|4628194||Method and apparatus for currency validation||1986-12-09||Dobbins et al.||209/534|
|4584529||Method and apparatus for discriminating between genuine and suspect paper money||1986-04-22||Aoyama||209/534|
|4500002||Apparatus for sorting and counting a number of banknotes||1985-02-19||Koshio et al.||209/534|
|4490846||Pattern discriminating apparatus||1984-12-25||Ishida et al.||382/7|
|4464787||Apparatus and method for currency validation||1984-08-07||Fish et al.||382/7|
|4349111||Paper currency device||1982-09-14||Shah et al.||209/534|
|3980990||Ferromagnetic currency validator||1976-09-14||Berube|
|3966047||Paper currency acceptor||1976-06-29||Steiner||209/534|
|3870629||Paper currency validator||1975-03-11||Carter et al.||209/534|
|3509535||FERROMAGNETIC RECOGNIZER OF DOCUMENTS||1970-04-28||Berube||194/206|
|EP0056116||1982-07-21||Pattern discriminating apparatus.|
sensing magnetic effects from two pairs of different groups, each group comprising at least one area of said test sheet which is capable of being scanned for magnetic effects;
determining the relationship between the magnetic effects of said groups in each pair;
for each pair, comparing said determined relationship to acceptability limits for the relationship predetermined by reference to the relationship of corresponding groups in said reference sheet, and determining for each pair whether the relationship of magnetic effects of said groups in said test sheet is within said predetermined limits; and
classifying said test sheet as unacceptable if for either pair said determined relationships are not within said predetermined acceptability limits.
(a) sensing for a magnetic effect from a plurality of areas of said test sheet; determining the ratio between the number of said area in which a magnetic effect is sensed and the total number of said plurality of areas; and classifying said sheet as unacceptable if said determined ratio is not within limits previously determined as acceptable for the corresponding ratio for the reference sheet;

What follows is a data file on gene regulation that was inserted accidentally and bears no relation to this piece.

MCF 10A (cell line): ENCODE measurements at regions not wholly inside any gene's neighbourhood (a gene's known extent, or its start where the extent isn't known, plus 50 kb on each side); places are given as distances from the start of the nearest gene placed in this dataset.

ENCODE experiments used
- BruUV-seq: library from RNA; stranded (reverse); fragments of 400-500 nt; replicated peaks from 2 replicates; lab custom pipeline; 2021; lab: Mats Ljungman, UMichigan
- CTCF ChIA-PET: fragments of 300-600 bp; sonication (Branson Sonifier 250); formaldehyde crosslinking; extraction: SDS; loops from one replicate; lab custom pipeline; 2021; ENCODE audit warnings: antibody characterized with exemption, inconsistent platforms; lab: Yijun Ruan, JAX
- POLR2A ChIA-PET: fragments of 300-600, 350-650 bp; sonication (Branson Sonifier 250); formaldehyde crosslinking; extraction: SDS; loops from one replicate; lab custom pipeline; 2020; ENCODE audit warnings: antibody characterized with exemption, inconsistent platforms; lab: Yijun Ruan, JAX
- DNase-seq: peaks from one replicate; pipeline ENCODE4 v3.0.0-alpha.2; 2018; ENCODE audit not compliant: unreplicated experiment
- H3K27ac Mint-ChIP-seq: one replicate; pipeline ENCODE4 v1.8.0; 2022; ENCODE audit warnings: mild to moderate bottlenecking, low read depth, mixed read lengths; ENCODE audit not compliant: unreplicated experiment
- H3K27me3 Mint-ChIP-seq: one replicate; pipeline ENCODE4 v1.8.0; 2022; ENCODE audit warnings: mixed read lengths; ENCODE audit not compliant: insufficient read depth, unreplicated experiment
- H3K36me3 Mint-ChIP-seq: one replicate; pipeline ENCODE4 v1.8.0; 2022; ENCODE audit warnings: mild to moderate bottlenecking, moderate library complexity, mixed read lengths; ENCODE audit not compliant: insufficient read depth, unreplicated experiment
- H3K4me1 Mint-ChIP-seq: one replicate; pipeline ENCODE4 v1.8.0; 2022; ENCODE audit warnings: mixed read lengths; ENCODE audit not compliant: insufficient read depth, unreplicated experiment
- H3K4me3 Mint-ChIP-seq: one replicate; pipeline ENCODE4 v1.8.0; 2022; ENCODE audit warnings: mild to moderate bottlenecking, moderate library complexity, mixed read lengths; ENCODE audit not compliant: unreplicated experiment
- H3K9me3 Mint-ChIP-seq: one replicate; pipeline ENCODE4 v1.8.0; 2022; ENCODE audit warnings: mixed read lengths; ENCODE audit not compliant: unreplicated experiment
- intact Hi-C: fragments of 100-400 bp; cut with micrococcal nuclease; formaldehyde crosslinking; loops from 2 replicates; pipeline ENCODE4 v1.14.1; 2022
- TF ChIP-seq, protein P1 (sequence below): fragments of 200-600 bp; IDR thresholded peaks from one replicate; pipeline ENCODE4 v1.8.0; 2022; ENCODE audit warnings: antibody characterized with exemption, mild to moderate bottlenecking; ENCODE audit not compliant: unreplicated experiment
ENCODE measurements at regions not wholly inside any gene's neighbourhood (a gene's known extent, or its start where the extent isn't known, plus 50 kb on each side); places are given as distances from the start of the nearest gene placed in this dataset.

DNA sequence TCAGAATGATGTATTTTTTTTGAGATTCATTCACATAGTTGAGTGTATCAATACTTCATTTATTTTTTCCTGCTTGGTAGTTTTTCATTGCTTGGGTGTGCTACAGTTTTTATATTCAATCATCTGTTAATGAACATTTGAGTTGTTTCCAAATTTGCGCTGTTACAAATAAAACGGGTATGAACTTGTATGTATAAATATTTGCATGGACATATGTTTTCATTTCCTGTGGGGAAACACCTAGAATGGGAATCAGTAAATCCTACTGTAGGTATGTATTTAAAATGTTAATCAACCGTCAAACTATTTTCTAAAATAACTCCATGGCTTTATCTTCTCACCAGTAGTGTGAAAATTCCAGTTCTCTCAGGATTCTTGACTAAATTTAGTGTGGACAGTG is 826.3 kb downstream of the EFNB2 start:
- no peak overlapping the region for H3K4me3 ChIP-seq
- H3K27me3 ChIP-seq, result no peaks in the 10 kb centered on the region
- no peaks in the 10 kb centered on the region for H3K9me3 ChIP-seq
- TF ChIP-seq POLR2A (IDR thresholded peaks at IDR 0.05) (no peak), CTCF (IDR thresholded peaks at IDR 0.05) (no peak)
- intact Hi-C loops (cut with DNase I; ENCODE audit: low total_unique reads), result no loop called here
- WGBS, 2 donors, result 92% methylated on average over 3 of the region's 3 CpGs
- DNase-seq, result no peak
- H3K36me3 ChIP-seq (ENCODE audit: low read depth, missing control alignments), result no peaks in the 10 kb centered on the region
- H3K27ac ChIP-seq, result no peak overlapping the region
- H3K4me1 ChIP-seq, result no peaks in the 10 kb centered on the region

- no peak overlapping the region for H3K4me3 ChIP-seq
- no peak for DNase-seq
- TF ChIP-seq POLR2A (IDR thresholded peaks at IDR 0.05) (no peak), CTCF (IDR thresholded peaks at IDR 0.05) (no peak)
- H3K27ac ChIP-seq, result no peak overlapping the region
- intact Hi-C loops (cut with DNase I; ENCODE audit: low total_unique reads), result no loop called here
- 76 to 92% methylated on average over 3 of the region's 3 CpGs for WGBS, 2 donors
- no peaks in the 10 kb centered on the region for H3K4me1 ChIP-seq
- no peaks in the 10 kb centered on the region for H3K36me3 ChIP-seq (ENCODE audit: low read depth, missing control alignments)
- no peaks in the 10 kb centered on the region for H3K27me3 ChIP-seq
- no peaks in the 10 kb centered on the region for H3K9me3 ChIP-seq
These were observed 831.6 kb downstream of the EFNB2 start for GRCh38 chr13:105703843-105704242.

(b) if said test sheet is not rejected in step a, comparing the magnetic effects sensed from two different groups each comprising at least one of said areas; and classifying said sheet as unacceptable if the relationship between the magnetic effects of said compared groups is not within limits previously determined as acceptable for the relationship between the magnetic effects of the same pair of groups of areas of said reference sheet;
(c) if said test sheet is not rejected in step (b), repeating step b, at least once but not more than a predetermined maximum number of times, with another pair of groups of said areas;
and classifying said sheet as acceptable only if it has not been classified as unacceptable in any of said steps a-c.
a magnetic effect detector; comparison means for comparing the magnetic effects sensed by the detector from two pairs of two different groups, each group comprising at least one area of said test sheet capable of being scanned for magnetic effects, and for determining a relationship between magnetic effects of said groups;
a store for storing data representing acceptable relationships between the magnetic effects of corresponding groups of said reference sheet; and
authenticating means for classifying said test sheet as unacceptable if the relationship between the magnetic effects of the compared groups in either pair is not within limits previously determined as acceptable for the relationship between said magnetic effects of the corresponding group of said reference sheet.